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Reference management: Get going

What is reference management?

Reference management is systematically collecting, organising and using references to sources. How to do this in the most efficient way depends on the type of sources you use most frequently and also on your personal workflow and preferences.

Why reference management?

Good  reference management is an enormous help in retracing  what you have seen and read. It also helps you to reuse, add annotations to and share your references. Moreover, it leads to accurate citations. In short: good reference  management enables you to work more effectively and efficiently. 

Ways to manage references

There are many ways to save and organise (references to) sources/literature:

  1. To save print/hardcopy versions of papers and books
  2. To download full text publications and saving them in folders on your hard disk or in the cloud
  3. Just save favorites/bookmarks in your browser
  4. Just save favorites/bookmarks in a social bookmarking tool such as CiteULike
  5. To make simple lists in a text document, spreadsheet or using general database software
  6. To use a dedicated reference management tool such as RefWorks, Mendeley, Personal Library, Zotero or one of many others

Three tips to work more effectively

These tips will often speed up your work:

  1. Invest in using a dedicated reference management tool if you use more than a handful of references and expect to write more than just one paper.
  2. Use a tool that also supports citing references in your text editor, especially if you write a lot.
  3. Always check and see if the reference data your tool has imported are complete and correct. For some databases and tools there are instances when you have to correct or complete the data.

Tools for reference management

Would Einstein have liked reference management tools?There are dozens of dedicated reference management tools. The best known and most widely used are:

  • Mendeley, a free tool primarily built around a full text workflow, with good synchronisation between the desktop application and web interface, with a built in PDF-reader and strong social functions.
  • Zotero, a free, independent and open source tool, with very good ability to recognise and capture bibliographical data on webpages.
  • RefWorks, a complete tool, licensed by Utrecht University, supported by many search engines and databases with fast and reliable direct export options, but, being a pure web service, sometimes a bit slower and without a good full text workflow.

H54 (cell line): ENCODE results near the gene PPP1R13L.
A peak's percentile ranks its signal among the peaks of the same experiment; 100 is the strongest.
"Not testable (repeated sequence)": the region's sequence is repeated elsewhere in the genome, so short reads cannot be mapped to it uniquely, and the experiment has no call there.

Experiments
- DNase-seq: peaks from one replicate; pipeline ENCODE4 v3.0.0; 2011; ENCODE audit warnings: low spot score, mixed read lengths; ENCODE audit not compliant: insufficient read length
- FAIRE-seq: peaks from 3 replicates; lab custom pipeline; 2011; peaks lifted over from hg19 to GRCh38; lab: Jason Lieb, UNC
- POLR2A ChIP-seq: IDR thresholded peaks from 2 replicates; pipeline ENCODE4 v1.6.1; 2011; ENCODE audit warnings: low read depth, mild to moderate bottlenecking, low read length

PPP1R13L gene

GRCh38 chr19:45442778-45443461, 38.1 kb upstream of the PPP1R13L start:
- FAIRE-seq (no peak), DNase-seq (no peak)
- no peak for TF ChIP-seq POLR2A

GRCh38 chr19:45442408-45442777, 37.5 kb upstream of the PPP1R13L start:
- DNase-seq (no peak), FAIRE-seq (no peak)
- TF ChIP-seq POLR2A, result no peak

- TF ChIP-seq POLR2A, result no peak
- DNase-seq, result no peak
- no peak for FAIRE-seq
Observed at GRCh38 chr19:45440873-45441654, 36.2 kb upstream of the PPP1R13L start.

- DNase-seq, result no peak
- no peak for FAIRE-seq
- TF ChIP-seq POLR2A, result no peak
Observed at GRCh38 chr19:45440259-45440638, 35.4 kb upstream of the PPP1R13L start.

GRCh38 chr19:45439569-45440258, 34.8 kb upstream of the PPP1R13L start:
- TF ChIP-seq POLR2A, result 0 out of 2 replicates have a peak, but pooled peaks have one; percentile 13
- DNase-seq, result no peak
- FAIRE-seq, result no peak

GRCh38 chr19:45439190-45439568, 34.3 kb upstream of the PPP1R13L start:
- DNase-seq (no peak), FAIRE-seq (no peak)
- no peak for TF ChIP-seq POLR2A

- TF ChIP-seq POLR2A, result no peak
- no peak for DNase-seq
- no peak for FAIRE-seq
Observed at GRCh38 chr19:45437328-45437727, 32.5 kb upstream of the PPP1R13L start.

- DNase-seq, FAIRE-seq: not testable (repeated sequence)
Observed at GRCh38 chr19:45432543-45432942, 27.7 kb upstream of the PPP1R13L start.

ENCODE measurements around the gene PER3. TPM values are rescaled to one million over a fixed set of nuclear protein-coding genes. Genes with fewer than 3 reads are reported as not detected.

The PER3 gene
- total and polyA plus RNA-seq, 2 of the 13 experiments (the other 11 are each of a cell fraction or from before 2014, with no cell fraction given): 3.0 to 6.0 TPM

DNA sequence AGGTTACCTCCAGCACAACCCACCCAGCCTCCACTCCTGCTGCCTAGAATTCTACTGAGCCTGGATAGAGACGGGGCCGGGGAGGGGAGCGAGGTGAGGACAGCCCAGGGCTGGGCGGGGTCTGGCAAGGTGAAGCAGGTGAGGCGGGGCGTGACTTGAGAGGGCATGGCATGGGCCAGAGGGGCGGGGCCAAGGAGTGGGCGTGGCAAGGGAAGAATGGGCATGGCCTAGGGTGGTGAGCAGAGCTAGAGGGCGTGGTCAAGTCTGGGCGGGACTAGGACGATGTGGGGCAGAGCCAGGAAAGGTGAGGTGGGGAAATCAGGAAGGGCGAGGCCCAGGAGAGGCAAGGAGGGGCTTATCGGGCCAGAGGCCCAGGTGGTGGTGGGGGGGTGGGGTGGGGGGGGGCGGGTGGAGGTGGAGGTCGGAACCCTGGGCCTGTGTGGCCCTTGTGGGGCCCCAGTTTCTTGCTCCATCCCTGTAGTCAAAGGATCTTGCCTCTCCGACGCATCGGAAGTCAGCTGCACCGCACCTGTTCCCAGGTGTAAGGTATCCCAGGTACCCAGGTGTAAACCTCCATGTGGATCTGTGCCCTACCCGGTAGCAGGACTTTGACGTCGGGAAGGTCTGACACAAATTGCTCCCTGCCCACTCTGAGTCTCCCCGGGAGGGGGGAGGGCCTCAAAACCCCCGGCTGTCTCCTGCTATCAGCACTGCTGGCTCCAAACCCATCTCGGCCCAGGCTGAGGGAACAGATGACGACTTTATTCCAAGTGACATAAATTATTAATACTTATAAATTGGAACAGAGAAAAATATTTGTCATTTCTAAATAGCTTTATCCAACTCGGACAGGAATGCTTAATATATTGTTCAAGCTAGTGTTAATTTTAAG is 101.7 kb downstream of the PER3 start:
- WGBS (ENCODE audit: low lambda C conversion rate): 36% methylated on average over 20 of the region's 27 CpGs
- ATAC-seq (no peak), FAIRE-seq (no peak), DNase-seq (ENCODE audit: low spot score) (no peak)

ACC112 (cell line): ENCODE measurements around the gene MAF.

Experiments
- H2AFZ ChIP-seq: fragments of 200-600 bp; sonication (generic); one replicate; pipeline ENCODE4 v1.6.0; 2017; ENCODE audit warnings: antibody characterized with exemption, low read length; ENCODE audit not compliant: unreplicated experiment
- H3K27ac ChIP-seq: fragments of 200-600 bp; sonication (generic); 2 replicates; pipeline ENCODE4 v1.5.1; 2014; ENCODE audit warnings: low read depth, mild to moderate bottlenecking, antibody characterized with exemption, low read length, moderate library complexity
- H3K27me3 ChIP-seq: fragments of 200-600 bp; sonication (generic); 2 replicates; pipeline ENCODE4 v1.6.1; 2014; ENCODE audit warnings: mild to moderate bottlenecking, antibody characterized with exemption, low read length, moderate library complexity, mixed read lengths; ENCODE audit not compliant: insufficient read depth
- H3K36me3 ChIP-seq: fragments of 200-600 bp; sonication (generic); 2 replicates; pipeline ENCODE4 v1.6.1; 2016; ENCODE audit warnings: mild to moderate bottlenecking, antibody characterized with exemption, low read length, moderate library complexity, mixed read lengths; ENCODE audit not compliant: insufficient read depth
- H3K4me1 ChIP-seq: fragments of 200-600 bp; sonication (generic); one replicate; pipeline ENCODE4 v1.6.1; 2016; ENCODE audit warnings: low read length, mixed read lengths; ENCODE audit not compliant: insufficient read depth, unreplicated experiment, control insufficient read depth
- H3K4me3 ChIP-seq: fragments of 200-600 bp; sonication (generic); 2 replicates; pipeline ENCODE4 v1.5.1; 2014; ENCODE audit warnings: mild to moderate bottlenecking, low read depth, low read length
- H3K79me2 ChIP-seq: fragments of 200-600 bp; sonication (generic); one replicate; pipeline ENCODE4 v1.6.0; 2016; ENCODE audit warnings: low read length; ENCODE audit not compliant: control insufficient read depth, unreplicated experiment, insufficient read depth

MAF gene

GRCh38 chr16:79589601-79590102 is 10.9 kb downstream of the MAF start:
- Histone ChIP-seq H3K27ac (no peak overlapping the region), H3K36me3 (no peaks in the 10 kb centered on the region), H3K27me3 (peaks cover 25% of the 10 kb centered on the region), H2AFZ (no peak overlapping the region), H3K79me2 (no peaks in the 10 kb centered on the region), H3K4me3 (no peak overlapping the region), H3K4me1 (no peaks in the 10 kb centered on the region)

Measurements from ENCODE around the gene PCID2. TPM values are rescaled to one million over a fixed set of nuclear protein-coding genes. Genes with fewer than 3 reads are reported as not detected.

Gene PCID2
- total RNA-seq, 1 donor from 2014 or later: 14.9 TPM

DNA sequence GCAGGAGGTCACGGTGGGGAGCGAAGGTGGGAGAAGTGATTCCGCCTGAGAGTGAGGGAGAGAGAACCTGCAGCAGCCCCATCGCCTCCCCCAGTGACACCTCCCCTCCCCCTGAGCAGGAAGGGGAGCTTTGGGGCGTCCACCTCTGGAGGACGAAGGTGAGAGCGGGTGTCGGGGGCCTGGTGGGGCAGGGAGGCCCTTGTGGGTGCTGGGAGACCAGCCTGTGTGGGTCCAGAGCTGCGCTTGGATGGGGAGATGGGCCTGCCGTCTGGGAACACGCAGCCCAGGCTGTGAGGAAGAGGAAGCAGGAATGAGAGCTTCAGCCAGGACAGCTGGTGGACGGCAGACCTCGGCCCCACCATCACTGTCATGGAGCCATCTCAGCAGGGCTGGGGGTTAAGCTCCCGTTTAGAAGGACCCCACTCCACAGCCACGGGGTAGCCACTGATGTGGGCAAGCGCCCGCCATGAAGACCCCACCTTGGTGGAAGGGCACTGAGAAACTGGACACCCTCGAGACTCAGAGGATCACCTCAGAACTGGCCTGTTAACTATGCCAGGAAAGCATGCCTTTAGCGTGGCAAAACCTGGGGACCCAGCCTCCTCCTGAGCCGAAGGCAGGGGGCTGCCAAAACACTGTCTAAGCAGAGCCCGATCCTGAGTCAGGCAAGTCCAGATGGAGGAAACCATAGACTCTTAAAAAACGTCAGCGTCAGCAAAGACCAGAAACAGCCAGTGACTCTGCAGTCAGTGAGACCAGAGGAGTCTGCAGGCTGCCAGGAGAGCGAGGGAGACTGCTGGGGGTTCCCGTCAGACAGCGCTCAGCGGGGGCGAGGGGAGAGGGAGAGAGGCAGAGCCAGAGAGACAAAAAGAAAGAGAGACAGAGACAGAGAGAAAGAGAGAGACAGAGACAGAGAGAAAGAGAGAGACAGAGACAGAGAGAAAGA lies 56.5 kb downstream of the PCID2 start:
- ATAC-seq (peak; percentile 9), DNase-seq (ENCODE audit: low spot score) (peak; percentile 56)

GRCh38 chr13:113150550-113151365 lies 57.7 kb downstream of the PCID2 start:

• EndNote, also very complete and professional, and with almost unlimited sharing functions, but not free and not licensed by Utrecht University.

There is also the simple Personal Library offered by Utrecht University Library, that combines simple reference management with other library services such als table of contents alerts.

To help you choose the tool that best suits your needs, take a look at our comparison tables.

Whatever tool you choose, it is always relatively easy to switch at a later stage and import your references in another tool.

How reference management tools can help you

With reference management tools you can:

  • Collect bibliographic data from search engines and databases
  • Save and store full text files such as PDFs
  • Organise references in (smart) folders, use tags etc.
  • Annotate references or full text files
  • Share references or files publicly or privately with a group
  • Cite references

Additionally you may sometimes:

  • Profit from (topical) communities
  • Work on the same document with co-authors
  • Share accounts or make multiple accounts
  • Perform advanced tasks such as deduplication

Which tool do you prefer?

Which tool do you prefer?
I am a student and use RefWorks: 12 votes (13.33%)
I am a student and use Mendeley: 18 votes (20%)
I am a student and use Personal Library: 0 votes (0%)
I am a student and use Zotero: 4 votes (4.44%)
I am a student and use something else or nothing: 11 votes (12.22%)
I am a PhD/researcher and use RefWorks: 9 votes (10%)
I am a PhD/researcher and use Mendeley: 16 votes (17.78%)
I am a PhD/researcher and use Personal Library: 0 votes (0%)
I am a PhD/researcher and use Zotero: 11 votes (12.22%)
I am a PhD/researcher and use something else or nothing: 9 votes (10%)
Total Votes: 90